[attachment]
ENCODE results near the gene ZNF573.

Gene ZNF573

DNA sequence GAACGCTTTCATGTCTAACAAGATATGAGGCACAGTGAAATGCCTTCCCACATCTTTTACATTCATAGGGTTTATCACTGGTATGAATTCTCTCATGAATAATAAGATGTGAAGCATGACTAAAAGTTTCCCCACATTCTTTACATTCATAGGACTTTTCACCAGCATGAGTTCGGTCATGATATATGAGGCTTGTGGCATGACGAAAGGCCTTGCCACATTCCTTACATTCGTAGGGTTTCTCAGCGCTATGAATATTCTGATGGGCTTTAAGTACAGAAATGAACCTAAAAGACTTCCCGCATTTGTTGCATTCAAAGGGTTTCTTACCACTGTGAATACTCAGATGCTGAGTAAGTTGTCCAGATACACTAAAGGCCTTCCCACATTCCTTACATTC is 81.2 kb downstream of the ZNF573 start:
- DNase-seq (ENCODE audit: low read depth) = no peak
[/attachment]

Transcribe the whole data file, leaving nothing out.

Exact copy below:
ENCODE results near the gene ZNF573.

Gene ZNF573

DNA sequence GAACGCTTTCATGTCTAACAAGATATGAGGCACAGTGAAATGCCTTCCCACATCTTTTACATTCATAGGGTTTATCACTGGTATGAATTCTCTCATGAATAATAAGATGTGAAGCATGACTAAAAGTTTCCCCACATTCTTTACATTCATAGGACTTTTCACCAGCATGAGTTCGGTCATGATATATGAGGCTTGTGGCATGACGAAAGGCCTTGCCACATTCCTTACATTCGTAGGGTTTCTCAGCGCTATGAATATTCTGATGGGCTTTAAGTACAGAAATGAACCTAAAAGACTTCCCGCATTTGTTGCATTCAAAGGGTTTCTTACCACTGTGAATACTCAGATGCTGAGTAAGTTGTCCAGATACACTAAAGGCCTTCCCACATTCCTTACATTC is 81.2 kb downstream of the ZNF573 start:
- DNase-seq (ENCODE audit: low read depth) = no peak